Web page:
St. Seraphim Fellowship
By James Seraphim Blackstock
In 1996, I started to think seriously about my life and responsibility as a Christian and became aware that I was a taker and not a giver. My thinking was distorted because I only thought about what God and the Church could do for me. The church services were there to inspire me to worship. Sermons were there for me so that I could take out of them what I wanted. I had learned how to nod my head in all the right places. I came to know that I was cold in my heart, only lukewarm at my best moments.
At the same time, I experienced some very real and difficult life challenges that brought about an opportunity to look deeply into myself. What I saw was a crisis of faith. I slowly began to see the Church as a hospital for the souls of men and women, and I desperately needed to be healed. It was through the Orthodox Church that I began to grapple with my own passions and to think correctly about myself and God. I began to understand that I needed to “live” my faith in community, that I needed to take what God had given me and give it to others in love. I started going into the prisons, and there I discovered the Christ who dwelled with the men I found there.
Through the influence of men like Fr. Duane Pederson, founder of the Orthodox Christian Prison Ministry (OCPM), now an agency of the Orthodox Episcopal Assembly (formerly the Standing Conference of Canonical Orthodox Bishops in America), and Fr. Michael Byars of the Antiochian Orthodox Church, I received the guidance I needed to embark on the ministry that is now called St. Seraphim Fellowship.
St. Seraphim Fellowship
St. Seraphim Fellowship has operated for more than ten years. For over four years, the Fellowship has served as a prison outreach ministry of Holy Cross Antiochian Orthodox Church in Ormond Beach, Florida. Fr. Michael Byars, priest at Holy Cross, is the spiritual advisor of the ministry and I serve as the ministry’s director. The Fellowship is currently governed by a Board of Directors that includes the two of us plus Kenneth Kidd, treasurer and Kathleen Atkins, secretary.
The ministry reaches approximately 600 men and women residing in 22 different prisons throughout Florida. Of these, 120 individuals receive consistent, monthly correspondence and care from the ministry. Assisted by a team of 30 volunteers, Fr. Michael and I coordinate a ministry of visitation, evangelism, and a developing ministry of reintegration assistance once the person returns to society.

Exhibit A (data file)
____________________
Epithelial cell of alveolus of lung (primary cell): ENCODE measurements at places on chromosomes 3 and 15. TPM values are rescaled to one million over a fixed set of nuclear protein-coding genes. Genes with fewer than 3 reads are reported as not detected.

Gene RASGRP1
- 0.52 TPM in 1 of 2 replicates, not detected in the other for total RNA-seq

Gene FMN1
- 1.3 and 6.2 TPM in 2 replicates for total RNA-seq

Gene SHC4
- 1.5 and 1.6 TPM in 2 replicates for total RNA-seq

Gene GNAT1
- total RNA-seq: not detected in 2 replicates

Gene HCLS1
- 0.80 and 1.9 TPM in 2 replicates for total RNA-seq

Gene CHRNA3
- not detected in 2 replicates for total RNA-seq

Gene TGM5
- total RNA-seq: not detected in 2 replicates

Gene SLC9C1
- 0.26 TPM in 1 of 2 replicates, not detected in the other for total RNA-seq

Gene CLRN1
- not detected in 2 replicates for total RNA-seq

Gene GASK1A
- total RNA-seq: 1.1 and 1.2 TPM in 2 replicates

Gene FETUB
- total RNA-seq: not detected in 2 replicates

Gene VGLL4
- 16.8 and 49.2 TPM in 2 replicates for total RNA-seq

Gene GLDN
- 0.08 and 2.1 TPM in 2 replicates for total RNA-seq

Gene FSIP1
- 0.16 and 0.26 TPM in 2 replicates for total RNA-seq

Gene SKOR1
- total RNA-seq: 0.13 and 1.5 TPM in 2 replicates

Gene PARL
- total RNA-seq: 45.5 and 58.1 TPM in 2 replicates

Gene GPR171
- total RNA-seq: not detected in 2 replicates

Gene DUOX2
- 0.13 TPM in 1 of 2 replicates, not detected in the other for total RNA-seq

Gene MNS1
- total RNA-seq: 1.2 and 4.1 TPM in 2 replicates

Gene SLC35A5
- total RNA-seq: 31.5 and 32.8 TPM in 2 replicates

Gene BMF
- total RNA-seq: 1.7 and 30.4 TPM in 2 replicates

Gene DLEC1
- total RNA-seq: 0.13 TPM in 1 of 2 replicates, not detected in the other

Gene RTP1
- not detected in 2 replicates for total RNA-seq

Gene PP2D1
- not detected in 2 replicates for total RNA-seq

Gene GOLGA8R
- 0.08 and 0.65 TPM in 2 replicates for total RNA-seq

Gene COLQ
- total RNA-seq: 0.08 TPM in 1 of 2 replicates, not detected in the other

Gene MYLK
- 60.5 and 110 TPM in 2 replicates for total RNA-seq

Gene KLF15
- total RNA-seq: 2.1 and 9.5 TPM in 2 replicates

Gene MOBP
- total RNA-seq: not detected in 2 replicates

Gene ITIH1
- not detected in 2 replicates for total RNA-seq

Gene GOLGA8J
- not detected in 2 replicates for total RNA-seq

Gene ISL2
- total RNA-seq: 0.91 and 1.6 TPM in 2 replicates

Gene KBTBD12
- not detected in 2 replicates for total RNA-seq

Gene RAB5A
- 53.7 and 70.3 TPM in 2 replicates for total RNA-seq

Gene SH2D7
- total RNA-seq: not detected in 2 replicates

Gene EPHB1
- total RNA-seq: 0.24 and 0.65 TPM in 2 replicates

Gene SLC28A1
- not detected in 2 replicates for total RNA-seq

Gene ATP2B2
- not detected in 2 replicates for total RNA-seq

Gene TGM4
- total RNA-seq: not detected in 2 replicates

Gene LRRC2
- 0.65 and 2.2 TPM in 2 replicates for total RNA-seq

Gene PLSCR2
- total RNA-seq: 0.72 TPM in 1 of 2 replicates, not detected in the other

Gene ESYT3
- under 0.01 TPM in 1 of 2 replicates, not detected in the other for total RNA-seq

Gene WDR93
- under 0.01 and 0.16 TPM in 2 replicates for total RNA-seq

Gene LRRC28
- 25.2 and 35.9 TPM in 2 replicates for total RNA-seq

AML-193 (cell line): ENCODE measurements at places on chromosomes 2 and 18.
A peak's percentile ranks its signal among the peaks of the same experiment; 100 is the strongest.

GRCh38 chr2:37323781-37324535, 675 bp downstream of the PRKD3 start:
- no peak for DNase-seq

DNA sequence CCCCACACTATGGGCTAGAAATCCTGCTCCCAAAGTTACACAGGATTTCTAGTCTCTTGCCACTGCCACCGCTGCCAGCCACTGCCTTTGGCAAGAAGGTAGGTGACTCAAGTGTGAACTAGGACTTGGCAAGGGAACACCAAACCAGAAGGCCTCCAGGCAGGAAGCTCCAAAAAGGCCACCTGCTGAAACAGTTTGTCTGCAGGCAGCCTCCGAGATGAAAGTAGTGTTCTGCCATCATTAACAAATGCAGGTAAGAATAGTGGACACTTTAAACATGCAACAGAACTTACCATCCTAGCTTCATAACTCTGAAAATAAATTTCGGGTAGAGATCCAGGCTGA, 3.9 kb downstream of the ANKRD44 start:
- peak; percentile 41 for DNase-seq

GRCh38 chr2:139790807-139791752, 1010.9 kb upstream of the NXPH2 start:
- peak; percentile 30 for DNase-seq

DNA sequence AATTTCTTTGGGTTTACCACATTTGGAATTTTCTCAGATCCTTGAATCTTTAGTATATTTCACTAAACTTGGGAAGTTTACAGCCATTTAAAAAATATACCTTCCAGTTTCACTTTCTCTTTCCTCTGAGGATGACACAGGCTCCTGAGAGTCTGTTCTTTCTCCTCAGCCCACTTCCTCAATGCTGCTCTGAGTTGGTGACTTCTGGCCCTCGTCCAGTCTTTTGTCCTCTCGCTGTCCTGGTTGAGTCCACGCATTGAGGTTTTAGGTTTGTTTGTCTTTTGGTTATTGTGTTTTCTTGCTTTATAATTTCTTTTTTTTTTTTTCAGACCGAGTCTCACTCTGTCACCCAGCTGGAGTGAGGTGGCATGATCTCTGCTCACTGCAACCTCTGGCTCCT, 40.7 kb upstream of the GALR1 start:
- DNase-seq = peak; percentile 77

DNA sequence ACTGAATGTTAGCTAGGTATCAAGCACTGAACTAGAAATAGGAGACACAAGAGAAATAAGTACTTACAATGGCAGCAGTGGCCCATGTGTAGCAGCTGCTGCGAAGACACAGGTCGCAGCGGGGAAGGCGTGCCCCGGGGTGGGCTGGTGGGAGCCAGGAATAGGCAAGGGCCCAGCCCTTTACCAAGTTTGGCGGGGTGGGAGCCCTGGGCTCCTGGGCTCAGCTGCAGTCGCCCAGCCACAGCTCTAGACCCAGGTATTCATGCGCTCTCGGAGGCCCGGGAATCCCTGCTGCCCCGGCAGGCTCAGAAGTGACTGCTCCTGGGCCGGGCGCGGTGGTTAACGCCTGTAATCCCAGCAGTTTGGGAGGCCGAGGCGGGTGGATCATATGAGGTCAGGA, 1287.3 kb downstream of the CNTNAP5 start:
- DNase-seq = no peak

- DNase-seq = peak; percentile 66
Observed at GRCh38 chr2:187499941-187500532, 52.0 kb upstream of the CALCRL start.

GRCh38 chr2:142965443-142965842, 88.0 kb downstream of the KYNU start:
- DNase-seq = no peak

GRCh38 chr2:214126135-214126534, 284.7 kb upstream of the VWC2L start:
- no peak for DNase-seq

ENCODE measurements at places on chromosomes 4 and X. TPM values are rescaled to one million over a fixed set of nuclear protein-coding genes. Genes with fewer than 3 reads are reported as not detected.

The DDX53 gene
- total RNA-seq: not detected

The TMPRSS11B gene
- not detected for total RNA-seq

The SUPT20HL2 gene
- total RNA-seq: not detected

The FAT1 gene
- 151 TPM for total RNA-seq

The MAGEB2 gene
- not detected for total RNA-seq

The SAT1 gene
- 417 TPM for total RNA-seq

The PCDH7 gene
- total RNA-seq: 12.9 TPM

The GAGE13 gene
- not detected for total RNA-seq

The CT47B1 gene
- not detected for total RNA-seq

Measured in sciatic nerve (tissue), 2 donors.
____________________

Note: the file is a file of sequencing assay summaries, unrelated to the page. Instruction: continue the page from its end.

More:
By the grace of God, we have had the honor to see many come to Christ and to be received into the Orthodox Church. One of the first prisoners to be received into the Holy Orthodox Church by the efforts of our ministry was Mark Schwab, a Baptist by birth. Mark was introduced to the Orthodox Church over a period of two years, with regular visits to his cell on Florida’s death row. To tell his whole story would require writing a book. When the time came for his reception into the Church, we saw a real transformation come over Mark. His whole countenance changed, and he was filled with wonder and love for God and his fellow man. God’s presence was palpable during his chrismation. He went to his execution thirteen days later with real peace in his heart.
Most of the ministry occurs at three Florida facilities, two maximum security jails and one medium security jail. I visit each of these facilities weekly, with regular visits during the month from Fr. Byars and Kenneth Kidd, a Fellowship volunteer. A new volunteer, Subdeacon Yuri Brubach, is currently in training. Many prisoners who were originally housed at one of these three facilities have, over time, been transferred to other state facilities, resulting in the current reach of the program into 22 state facilities.
At the medium security facility we have a regular Bible Study with 26 prisoners, 22 of whom are either cradle Orthodox or have been chrismated over the course of this ministry. The studies focus on overcoming the passions and living a life in Christ. Specific passions discussed include pride, vanity and self-indulgence. Twenty-eight prisoners are currently enrolled in a prayer discipline.